The Heart of Prayer

An amazing thing happens when you pray for someone. You begin to love them.

Chloe told me that one of the Teen girls at last weekend’s retreat hugged her…twice. This young woman has been praying for Chloe, and she loves Chloe because of that prayer.

These hugs from relative strangers have happened before…often.

Many people are earnestly praying for Chloe. Many have grown to sincerely love her.

Our family has been praying for a little girl with brain cancer. Although we have never met her, Haley wiggled her way into our hearts.

Haley passed away last night. Our hearts hurt for the family’s loss. Our hearts rejoice that she has no more pain and is present with The Lord.

Family honors Haley House in Heaven–Cumerland Times-Mirror

We never met her, but we loved her.

Through our prayers, God knit our hearts to hers and to her family’s.

Not simply words. Not simply thoughts. Hearts changed. Hearts melded.

Prayer is an amazing thing.

Romans 12:12
Be joyful in hope, patient in affliction, faithful in prayer.

Chloe drew this picture after I shared with her that Haley had passed away. She captured the bittersweetness. This beautiful young girl is no longer “caged” or constrained by her sick, failing earthly body. She is free, healed and in the presence of her loving Savior.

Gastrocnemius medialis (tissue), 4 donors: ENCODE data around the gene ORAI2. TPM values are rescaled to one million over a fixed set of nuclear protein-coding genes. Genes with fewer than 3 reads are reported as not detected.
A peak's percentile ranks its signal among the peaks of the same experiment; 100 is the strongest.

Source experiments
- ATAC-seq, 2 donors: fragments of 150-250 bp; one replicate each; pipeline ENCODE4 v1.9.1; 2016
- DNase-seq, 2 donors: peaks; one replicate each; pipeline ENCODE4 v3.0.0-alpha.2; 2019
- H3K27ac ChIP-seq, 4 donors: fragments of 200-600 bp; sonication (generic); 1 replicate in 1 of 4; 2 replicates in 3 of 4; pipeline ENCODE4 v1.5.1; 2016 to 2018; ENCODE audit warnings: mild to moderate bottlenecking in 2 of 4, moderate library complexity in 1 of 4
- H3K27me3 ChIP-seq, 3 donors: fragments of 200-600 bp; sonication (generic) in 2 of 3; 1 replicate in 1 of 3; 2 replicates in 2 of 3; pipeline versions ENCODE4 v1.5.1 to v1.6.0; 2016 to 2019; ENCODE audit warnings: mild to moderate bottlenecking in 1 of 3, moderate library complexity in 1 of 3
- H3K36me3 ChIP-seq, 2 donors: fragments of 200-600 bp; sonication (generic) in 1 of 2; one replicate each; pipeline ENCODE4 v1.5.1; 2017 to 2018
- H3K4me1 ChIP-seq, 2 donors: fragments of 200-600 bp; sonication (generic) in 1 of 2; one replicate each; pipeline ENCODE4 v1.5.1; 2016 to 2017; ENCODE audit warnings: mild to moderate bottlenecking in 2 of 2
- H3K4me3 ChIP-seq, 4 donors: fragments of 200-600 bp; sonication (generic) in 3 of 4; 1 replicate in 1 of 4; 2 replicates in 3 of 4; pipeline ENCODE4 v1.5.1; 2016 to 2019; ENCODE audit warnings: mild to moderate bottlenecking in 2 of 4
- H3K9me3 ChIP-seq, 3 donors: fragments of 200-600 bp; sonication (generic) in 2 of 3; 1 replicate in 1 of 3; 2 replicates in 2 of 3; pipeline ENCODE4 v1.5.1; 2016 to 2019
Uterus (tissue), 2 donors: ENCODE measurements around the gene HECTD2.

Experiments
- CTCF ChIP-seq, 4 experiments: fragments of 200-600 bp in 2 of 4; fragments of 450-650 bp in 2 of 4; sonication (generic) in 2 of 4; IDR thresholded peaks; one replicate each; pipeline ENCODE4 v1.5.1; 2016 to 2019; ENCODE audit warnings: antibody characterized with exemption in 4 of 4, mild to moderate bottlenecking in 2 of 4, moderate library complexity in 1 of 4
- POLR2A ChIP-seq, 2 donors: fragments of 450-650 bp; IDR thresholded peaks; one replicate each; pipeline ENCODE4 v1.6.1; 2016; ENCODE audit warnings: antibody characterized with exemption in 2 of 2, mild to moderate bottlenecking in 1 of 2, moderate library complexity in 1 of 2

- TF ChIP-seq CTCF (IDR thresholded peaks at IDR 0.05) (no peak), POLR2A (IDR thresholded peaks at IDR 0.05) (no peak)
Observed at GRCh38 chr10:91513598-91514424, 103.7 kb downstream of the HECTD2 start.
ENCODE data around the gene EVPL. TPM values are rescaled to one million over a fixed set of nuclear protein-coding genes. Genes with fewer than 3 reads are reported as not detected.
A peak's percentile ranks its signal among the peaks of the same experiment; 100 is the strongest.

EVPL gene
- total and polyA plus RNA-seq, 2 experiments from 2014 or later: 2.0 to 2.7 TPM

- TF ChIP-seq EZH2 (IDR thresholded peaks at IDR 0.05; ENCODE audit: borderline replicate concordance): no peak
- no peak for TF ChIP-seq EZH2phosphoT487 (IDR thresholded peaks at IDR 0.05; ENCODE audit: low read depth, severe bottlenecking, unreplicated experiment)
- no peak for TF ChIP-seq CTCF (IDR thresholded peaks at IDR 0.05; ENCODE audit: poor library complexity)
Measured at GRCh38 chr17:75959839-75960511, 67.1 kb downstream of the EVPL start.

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The Hoover Principle

Meet Hoover, our Jack Russell Terrier puppy.

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We have never had a dog who stuck around. Our other dog, Kirby, will take off like a flash if she sees an opening.

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Not Hoover. He wants to be with me.

When I walk, he walks. When I run, he runs.

His steps are in sync, right at my side. His eyes are fixed on me.

He doesn’t look ahead trying to anticipate where I am going. He doesn’t try to chart a better course. He doesn’t choose his own destination.

Hoover trusts me. He follows me. Wherever I go. Wherever I choose.

Unconditionally. Surrendered to my plan.

The Hoover Principle. It applies to my relationship with my Heavenly Father.

Following the Hoover Principle, my goals, in a nutshell, are to ask God to lead me where He wants me to go knowing that His plan is perfect. To ask Him to guide my steps so I do not wander from His path by outpacing Him or going rogue.

To surrender everything to Him, and to trust him with all the days of my life.

Psalm 31:14-15 NLT
But I am trusting you, O Lord, saying “You are my God!” My future is in your hands.

Faith & Hope

Faith, faith, faith; just a little bit of faith.

Matthew 17:20
“…if you have faith as small as a mustard seed, you can say to this mountain, ‘Move from here to there,’ and it will move. Nothing will be impossible for you.”